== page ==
Solving or Adding to the Health Care Headache?


Will President Obama’s goal of signing landmark health care reform legislation by October be realized? Cam Carter, the Indiana Chamber’s federal relations authority, says no. Mike Ripley, health care policy expert, offers that if it closely resembles what is currently being debated in Washington, he hopes not.

Carter and Ripley shared their perspective and answered questions from listeners during today’s Policy Issue Conference Call. If you want all the inside scoop and you’re a Chamber member, you need to listen (next up is K-12 education — charter schools, virtual charters and state scholarship tax credits, among other topics, on August 21). From today’s event, a few tidbits:

  • Millions and billions in Washington have given way to trillions. Conservatives are looking to bring "down" the cost of a reform package to the $1 trillion level. Early estimates on just pieces of the package are at $1.6 trillion and up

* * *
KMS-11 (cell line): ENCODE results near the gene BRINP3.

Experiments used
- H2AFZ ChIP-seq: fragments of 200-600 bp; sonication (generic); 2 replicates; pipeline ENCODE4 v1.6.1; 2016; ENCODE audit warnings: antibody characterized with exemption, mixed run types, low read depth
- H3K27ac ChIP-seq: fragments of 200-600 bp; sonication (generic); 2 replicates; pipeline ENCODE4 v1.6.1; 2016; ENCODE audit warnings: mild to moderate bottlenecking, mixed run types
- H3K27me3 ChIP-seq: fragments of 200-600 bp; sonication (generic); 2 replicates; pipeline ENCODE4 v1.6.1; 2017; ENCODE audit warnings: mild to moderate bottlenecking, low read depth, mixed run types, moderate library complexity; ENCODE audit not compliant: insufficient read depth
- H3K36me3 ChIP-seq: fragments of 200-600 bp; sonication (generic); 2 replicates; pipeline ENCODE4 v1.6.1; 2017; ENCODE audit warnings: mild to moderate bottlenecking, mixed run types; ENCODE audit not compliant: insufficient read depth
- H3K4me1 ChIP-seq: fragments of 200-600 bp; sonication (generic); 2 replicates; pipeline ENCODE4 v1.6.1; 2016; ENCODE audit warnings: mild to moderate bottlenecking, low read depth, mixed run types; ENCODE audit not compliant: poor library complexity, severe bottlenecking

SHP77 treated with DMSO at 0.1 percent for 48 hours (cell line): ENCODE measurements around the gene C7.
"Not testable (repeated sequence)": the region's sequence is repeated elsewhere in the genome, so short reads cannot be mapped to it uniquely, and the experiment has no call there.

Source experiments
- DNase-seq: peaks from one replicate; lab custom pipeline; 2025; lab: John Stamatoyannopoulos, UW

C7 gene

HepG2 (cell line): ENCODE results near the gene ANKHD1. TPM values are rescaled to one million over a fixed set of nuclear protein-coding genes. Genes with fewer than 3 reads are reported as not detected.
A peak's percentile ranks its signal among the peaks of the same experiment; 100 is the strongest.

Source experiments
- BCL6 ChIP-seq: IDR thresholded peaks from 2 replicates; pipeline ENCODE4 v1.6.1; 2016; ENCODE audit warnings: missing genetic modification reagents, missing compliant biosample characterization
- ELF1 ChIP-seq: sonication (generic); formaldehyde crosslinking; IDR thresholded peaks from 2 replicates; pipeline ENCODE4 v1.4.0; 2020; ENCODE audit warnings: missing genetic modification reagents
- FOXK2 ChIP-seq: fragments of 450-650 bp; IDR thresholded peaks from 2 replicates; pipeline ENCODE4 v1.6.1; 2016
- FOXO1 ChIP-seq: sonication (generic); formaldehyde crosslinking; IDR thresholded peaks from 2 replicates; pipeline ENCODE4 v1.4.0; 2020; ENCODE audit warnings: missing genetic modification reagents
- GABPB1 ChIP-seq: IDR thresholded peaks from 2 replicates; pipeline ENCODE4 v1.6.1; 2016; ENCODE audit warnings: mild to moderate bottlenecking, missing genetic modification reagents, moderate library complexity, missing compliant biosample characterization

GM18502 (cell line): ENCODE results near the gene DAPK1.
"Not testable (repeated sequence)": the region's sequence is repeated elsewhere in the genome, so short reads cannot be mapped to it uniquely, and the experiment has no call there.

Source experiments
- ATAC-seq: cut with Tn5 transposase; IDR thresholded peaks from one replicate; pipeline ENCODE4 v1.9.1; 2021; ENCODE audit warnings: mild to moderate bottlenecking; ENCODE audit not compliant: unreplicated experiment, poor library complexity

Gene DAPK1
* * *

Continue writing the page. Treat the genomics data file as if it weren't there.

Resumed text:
• Congressional Budget Office Director Douglas Elmendorf popped a few balloons yesterday with his comment: "In the legislation that has been reported, we do not see the sort of fundamental changes that would be necessary to reduce the trajectory of federal health spending by a signficant amount and, on the contrary, the legislation significantly expands the federal responsibility for health care costs." Maybe that will give pause to some
  • Massachusetts, the state model of universal coverage with its program instituted by then Gov. Mitt Romney, has not worked out as intended with higher costs and lower reimbursement rates for providers causing friction
  • No fewer than five Congressional committees are currently weighing in with near total attention on this issue. Nevertheless, the deadlines of trying to get a bill through committees and floor debate before the August recess appear unreachable
  • The public plan option threatens the insurance industry as we know it

A Chamber member may have summed it up best when he questioned whether the proposals being bandied about are going to do anything to solve the problems with the health care system. That, of course, should be the bottom line litmus test of any plan.

The details and the dynamics are changing on an everyday basis. Stay tuned for more.

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